friend to a staunch whig, residing twenty
miles distant, procured her another horse.
More than two-thirds of the distance she
had to go was safely passed over ere tU
sun went down again, and she was riding
along, with: ome doubt as to where she
would rest for the night, when three men,
dressed- in the British uniform, came sud-



denly in view, directly ahead of her. To
turn and go back would be of no avail.
So she rode on, endeavouring to keep a
brave heart. On coming up to her, the sol-
diers reined up their horses, and addressed
her with rude familiarity. She made no
reply, but endeavoured to pass on, when
one of them laid hold of her bridle. Escape
being hopeless, Emily answered the ques-
tions asked of her in such a way as she
deemed prudent. Not satisfied with the
account she gave of herself, they told her
that Lord Rawdon was encamped about a
mile distant, and that she must go before
him, as it was plain she was a rebel, and
most probably a spy.
On being brought into the presence of
the British officer, Emily was interrogated
closely as to where she had come from,
whither she was going, and the nature of
her errand. She would not utter a direct
falsehood, and her answers, being evasive,
only created stronger suspicions against her
in the mind of Lord Rawdon.



"We'll find a way to the truth!" he at
length exclaimed impatiently, after trying
in vain to get some satisfactory statement
from the firm-hearted girl, who did not
once lose her presence of mind during the
trying interview. "Take her over to my
quarters at the farm-house, and see that
she don't escape you."
The officer to whom this command was
given removed Emily, under a guard, to a
house near at hand, and locked her in one
of the rooms. The moment she was alone,
she took from her pocket a pair of scissors,
and hurriedly ripping open a part of her
dress, took therefrom a small piece of paper,
folded and sealed. This was the despatch
she was bearing to General Sumter. To
crumple it in her hand and throw it from the
window was her first impulse; but her ear
caught the sound of a sentinel's tread, and
that idea was abandoned. Hurriedly glanc-
ing around in the dim twilight, she sought
in vain for some mode of hiding the de-
spatch, which, if found upon her, betrayed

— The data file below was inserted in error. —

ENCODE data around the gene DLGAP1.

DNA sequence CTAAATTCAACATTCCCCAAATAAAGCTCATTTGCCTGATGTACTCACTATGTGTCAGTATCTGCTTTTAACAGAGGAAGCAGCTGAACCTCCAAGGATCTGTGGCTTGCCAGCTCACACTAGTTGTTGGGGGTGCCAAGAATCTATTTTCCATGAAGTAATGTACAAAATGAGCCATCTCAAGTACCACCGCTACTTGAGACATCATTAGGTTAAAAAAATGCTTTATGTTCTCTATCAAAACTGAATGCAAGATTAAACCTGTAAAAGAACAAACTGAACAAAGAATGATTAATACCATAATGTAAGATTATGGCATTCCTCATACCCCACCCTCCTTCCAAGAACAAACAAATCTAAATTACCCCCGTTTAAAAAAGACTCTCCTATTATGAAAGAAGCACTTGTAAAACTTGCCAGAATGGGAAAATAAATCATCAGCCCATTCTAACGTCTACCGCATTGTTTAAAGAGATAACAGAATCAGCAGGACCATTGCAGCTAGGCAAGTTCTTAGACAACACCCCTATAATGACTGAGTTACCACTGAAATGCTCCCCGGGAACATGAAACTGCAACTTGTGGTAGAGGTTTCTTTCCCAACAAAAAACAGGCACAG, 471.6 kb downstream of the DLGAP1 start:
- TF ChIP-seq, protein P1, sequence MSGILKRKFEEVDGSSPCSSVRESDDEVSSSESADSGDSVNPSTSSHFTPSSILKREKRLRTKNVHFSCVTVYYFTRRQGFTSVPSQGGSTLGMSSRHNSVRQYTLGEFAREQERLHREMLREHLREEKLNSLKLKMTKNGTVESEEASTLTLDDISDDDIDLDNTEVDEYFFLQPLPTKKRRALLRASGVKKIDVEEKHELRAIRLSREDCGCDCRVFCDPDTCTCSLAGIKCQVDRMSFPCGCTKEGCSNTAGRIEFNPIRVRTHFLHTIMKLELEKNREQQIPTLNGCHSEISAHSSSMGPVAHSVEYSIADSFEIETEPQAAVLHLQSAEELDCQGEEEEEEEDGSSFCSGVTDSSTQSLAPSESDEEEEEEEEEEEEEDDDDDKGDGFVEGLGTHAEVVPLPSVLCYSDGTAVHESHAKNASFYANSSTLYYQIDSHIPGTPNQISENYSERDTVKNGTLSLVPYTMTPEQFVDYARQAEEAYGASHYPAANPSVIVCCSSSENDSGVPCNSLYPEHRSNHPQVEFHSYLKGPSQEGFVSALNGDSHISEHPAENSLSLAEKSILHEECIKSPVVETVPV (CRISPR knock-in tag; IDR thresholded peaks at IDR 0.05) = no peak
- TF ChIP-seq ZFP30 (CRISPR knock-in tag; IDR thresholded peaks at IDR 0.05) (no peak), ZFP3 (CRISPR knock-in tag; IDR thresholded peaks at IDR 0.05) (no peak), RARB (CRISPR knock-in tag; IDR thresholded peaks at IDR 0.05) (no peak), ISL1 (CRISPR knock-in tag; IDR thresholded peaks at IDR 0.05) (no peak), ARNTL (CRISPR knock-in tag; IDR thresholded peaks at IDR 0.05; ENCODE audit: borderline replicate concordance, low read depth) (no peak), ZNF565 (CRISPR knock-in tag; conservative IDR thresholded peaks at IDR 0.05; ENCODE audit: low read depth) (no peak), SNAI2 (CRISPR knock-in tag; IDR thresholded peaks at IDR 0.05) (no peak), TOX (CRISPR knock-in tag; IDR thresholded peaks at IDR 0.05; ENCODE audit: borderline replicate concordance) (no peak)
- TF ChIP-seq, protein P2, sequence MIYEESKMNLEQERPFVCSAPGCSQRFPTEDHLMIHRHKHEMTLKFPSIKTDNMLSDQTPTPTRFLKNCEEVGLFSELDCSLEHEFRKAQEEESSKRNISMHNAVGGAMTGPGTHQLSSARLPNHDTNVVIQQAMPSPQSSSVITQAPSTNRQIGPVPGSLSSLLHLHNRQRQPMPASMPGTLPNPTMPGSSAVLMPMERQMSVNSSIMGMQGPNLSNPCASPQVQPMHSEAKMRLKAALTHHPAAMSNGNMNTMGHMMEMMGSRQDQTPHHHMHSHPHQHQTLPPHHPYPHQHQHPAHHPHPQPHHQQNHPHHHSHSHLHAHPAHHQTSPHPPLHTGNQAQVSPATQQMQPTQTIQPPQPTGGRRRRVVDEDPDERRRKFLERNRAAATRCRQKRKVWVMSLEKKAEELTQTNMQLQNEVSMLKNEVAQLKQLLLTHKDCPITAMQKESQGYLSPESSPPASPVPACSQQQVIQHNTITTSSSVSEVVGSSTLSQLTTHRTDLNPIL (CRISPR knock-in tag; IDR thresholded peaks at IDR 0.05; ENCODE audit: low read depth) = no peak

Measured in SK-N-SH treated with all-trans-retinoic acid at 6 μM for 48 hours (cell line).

every thing. That her person would be
searched, she had good reason to believe;
and, in all probability, every part of the
room would be searched also. To hesitate
long would be to make discovery sure.
Every moment she expected some one to
enter. While she stood irresolute, a thought
glanced through her mind, and acting upon
it instantly, she tore off a part of the de-
spatch, and thrusting it into her mouth,
chewed and swallowed it. Another and
another piece disappeared in the same way;
but, ere the whole was destroyed, the door
opened, and a woman entered. Turning
her back quickly, Emily crowded all that
remained of the paper in her mouth, and
covering her face tightly with her hands,
held them there, as if weeping, until the
last particle of the tell-tale despatch had
disappeared. Then turning to the woman
who had addressed her repeatedly, she said
in a calm voice-
By what authority am I detained and
shut up a prisoner in this room?"


"By the authority of Lord Rawdon," re-
plied the woman in a severe tone.
He might find work more befitting the
position of his noble lordship, I should
think," returned Emily, with ill-concealed
contempt, "than making prisoners of young
girls, who, while travelling the highway,
happen to be so unfortunate as to fall i
with his scouts."
"You'd better keep your saucy tongue
still, or it may get its owner into a worse
trouble," replied the woman promptly.
You are suspected of being the bearer of a
message from the rebel General Greene, and
my business is to find the despatch, if any
exist upon your person."
You must think the general poorly off
for men," replied Emily.
No matter what we think, Miss Pert.
Y6u are suspected, as I said; and, I should
infer from your manner, not without good
cause. Are you willing that I should
search your person for evidence to confirm
our suspicion ?"


"Certainly; though I should be better
pleased to see one of my sex engaged in a
more honourable employment."
"Be silent," exclaimed the woman an-
grily, as she stamped her foot upon the
floor. She then commenced searching the
young girl's person, during which operation
Emily could not resist the temptation she